Things That Talk
Subject to change until january 16th
The diploma will research and explore design opportunities related to energy awareness in the context of the family home. Concepts related to local production and conservation of energy will be investigated.
Energy, Distributed Energy Production/Conservation, Use Qualities, Home, Family, Everyday Life, Physical Computing, Mobile Technology, Communication, Design Research, Lightness.
The modern world as of today consumes resources at a pace not sustainable in the future. “Earth 3.0” has been launched as a term for a situation where we keep the prosperity of the industrial revolution (Earth 2.0, i.e. today) and return to a sustainability of the earth before modern times (Earth 1.0) (Rennie, 2008). By using design methodologies and looking into our closest environment, the home and family, I will try to find and create opportunities that can impact behavior concerning energy use without moralizing and restrict our prosperity, but by trying to move forward on constructive and engaging path.
Distributed Energy Production/Conservation
The reasoning for covering my bases with production/conservation is that I see those topics as being closely related. The project might address just production or conservation, but a combination would also be valid to explore.
Energy production and use is a source for global attention. Today most of the energy is produced in centralized power plants and used by all sorts of end users with various consciousnesses concerning the energy consumption. Current initiatives for energy made from renewable sources have introduced the possibility to produce your own power in a decentralized way. What design opportunities lies in promoting a decentralized way of thinking about energy?
“Things That Talk” was originally intended as a title for a series of toys that communicate. During the development of the project the title has come to have both literal as well as a more profound meaning in that objects and systems could impact our daily life if they could talk to us about their daily life and environment. This is one of the central things I will research and conceptualize during the diploma. These artifacts will embody means of communication with the surrounding environment and the people within.
By using the family, the standard western family of parents with kids, as the base context for my development I have a familiar situation that lots of people can relate to. This will help the task in that its presentation will reach more people outside of the design community. The family as an institution has a wide set of connections with its surroundings. This will open a range of possible design opportunities.
Based on earlier projects where I have gained some technical insight I would like to enable the practical exploration with actual functions using knowledge from Physical Computing. PhysCom is a term used to describe the use of readily available hardware and software that enables designers to design and prototype concepts incorporating sensors, circuits and outputs that interact with a dynamic world. Using physical and working prototypes in various parts of the design process can give a more realistic insight into the actual situation. The disadvantage is that making hardware/software is time consuming and can limit the designers’ creative freedom.
I enjoy research into technical fields that have potential untapped insights. Hopefully those insights can be converted to useful concepts that enable more transparent and approachable interfaces between man and technology. This involves writing as a tool to get a fundamental understanding of the area, but also practical design tasks incorporating aesthetics and designing experiences as well as developing concepts and products. Moving a foggy concept into a readily understandable and useful artefact is an interesting design challenge.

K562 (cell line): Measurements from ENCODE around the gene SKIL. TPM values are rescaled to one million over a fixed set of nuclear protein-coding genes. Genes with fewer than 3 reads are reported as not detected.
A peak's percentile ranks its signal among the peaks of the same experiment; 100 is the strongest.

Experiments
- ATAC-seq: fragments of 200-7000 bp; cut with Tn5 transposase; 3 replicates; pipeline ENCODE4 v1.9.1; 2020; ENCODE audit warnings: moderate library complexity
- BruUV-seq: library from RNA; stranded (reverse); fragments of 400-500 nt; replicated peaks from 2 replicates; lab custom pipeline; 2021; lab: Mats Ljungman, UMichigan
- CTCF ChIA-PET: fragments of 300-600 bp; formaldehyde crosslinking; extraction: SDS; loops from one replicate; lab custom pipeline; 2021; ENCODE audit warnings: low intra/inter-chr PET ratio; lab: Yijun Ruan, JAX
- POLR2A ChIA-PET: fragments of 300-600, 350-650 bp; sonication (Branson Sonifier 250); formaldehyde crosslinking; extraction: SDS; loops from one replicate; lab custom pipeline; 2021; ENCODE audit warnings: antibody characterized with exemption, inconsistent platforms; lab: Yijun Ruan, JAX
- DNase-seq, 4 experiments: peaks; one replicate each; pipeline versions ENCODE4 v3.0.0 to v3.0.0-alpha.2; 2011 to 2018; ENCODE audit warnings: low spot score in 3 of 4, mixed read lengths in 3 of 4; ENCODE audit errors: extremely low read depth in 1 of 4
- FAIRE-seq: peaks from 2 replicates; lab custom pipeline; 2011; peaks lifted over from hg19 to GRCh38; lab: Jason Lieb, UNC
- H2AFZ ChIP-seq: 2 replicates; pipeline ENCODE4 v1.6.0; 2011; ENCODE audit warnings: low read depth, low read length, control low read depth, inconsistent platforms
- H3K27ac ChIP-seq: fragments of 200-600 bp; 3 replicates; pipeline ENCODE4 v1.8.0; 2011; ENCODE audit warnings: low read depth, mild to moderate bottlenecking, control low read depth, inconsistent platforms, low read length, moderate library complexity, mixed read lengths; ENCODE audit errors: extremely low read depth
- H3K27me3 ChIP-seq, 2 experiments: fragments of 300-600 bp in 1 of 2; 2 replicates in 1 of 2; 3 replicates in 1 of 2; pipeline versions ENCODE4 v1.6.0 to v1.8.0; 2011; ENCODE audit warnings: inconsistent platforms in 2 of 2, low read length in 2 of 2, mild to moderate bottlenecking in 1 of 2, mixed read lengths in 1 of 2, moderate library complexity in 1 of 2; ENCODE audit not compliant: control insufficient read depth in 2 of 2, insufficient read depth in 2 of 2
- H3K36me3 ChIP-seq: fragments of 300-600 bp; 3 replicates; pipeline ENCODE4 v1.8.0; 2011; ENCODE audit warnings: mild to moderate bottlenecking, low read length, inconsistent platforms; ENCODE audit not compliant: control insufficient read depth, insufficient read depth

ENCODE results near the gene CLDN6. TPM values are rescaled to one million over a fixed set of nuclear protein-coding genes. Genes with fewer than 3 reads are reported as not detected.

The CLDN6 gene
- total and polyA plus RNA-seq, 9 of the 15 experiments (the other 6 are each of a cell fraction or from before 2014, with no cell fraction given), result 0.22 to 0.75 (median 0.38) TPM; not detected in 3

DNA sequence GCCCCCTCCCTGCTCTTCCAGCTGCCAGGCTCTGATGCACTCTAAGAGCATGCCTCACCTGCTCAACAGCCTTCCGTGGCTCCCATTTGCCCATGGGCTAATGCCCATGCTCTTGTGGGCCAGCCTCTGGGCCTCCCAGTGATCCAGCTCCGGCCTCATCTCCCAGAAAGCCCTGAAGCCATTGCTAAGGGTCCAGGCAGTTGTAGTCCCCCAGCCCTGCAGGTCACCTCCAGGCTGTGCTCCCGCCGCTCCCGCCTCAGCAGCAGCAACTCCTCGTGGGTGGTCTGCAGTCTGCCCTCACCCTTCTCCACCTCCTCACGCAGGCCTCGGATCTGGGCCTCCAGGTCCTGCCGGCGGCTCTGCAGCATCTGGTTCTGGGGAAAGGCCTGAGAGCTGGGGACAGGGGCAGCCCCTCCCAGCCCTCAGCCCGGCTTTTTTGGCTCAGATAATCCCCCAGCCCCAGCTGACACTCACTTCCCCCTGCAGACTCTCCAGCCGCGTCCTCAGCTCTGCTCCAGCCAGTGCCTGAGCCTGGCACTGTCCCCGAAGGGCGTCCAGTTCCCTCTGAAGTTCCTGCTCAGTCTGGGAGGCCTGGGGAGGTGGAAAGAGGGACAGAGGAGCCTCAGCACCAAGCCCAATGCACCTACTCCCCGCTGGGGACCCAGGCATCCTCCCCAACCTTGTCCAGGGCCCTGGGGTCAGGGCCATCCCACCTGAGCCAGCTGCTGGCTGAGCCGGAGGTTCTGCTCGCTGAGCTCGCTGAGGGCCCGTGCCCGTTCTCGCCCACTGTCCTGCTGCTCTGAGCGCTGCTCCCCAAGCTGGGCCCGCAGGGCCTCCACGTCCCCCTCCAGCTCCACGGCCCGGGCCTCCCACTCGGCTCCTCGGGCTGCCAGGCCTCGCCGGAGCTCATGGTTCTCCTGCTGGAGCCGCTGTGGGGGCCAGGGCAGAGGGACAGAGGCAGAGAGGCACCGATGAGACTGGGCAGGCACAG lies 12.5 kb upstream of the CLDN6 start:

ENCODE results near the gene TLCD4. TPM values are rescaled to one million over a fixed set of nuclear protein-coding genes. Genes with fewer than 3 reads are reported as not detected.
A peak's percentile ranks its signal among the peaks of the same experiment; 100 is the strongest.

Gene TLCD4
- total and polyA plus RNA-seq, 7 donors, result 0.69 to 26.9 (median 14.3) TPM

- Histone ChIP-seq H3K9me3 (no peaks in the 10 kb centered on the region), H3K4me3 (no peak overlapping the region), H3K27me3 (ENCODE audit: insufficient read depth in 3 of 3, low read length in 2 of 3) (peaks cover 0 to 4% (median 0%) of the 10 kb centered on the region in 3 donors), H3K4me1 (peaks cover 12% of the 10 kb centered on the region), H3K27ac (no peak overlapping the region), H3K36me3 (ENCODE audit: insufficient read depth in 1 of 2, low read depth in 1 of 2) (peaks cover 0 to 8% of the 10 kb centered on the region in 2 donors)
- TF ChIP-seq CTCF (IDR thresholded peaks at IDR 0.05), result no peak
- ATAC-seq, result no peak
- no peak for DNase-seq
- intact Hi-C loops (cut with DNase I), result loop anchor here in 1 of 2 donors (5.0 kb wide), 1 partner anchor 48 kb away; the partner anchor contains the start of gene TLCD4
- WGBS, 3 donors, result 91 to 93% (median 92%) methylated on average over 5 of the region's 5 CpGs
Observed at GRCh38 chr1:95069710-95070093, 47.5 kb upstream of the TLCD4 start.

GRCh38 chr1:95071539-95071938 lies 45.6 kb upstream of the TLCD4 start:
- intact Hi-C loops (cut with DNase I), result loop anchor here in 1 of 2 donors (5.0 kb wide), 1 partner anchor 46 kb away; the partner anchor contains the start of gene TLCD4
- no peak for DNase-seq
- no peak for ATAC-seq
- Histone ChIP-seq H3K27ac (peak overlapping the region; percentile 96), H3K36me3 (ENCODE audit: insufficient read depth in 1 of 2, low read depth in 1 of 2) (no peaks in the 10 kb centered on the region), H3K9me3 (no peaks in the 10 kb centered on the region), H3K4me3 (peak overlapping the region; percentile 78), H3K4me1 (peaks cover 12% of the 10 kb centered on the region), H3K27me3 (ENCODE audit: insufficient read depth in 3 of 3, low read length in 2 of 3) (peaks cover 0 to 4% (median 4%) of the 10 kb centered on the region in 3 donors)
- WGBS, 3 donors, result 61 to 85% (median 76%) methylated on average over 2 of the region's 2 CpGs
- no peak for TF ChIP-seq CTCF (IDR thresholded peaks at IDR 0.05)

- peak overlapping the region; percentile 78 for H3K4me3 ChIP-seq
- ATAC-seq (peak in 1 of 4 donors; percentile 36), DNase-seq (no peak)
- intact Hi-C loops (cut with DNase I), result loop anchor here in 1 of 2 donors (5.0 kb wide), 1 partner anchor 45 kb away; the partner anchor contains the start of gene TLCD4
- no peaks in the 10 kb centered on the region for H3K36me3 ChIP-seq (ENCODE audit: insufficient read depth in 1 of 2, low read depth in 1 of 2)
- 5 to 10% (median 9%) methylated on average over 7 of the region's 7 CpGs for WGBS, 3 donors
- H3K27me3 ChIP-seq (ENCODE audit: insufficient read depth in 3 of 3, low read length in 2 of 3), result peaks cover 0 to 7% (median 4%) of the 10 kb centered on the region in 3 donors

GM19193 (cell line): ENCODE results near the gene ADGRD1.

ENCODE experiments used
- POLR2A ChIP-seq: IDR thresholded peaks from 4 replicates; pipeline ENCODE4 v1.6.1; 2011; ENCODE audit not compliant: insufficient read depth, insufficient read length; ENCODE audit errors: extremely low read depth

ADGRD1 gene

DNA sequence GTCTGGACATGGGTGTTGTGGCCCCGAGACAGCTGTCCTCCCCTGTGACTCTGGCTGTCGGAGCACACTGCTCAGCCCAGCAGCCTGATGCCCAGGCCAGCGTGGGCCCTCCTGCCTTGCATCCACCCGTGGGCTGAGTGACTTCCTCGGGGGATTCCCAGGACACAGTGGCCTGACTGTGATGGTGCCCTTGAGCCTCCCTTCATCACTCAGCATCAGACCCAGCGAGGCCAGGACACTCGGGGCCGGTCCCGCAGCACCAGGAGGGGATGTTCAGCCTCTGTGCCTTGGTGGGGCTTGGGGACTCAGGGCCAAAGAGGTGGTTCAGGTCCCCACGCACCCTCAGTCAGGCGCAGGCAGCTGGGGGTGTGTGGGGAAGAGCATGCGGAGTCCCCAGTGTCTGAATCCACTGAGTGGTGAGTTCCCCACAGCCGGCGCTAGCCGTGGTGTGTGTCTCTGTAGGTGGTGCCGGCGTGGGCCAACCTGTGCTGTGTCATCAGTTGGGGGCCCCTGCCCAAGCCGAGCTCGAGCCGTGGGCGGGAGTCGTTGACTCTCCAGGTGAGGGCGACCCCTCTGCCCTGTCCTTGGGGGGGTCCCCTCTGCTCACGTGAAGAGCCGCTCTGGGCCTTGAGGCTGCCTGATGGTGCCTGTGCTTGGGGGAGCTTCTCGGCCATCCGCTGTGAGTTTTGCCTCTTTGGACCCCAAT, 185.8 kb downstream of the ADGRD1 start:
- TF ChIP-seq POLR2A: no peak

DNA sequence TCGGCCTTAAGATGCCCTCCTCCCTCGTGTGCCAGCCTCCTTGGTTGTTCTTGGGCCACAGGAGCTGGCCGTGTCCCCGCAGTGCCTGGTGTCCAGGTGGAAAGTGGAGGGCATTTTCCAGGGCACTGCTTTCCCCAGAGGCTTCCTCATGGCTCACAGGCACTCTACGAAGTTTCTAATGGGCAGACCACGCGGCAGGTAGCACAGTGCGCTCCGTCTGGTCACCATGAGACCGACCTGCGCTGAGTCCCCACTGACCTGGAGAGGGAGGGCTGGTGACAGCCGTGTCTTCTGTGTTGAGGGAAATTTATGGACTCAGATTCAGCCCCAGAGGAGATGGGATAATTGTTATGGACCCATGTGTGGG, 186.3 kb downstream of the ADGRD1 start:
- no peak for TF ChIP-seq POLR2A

The Diploma will aim to bring forward concepts that will challenge existing preconceptions of current energy production/conservation and give insights into where this will go in the near future. What it not will do is to deliver a readymade product or service at a level where it can be industrialized.
I will deliver documentation of the research, exploration and evaluation of the work done throughout the semester. During the exploration phase I will develop one or more conceptual artefacts digital or physical that can be used as an experience prototype or demon- strator that can be used in evaluation and exhibitions.
• A paper based on the research and current status of the project is to be presented for the Nordic Design Research conference 2009 which accepts a 4 page exploratory paper at February 1st 2009.
• A workshop is planned in the initial concept phase (mid January).
• By experience the material posted on the blog is not usually suitable for direct conversion into a paper, but for my own oversight and having a public window on the project I will maintain the blog during the process.
• The schedule, by experience, will be adjusted and detailed during the project.
Bell, G., & Dorish, P. (2006). Yesterday's tomorrows: notes on ubiquitous computing's dominant vision. London: Springer-Verlag London Limited.
Bonsiepe, G. (1995). The Chain of Innovation - Science, Technology, Design. Design Issues , 33-36.
Diamon, J. (2005). Collapse. London: Penguin Books.
Igoe, T. (2008). Making Things Talk. I T. Igoe, Making Things Talk.
Löwgren, J., & Stolterman, E. (2004). Thoughtful Interaction Design. I J. Löwgren, & E. Stolterman, Thoughtful Interaction Design (ss. 108-112). Massachusetts Institute of Technology.
Rennie, J. (2008). Editor's letter. Scientific American , 2.
Thackara, J. (2005). In the bubble. Cambridge: MIT Press.
Webb, M. (2006, October 21). 3C Products. Hentet February 1, 2008 fra Schulze & Webb: http://schulzeandwebb.com/blog/2006/11/21/3c-products/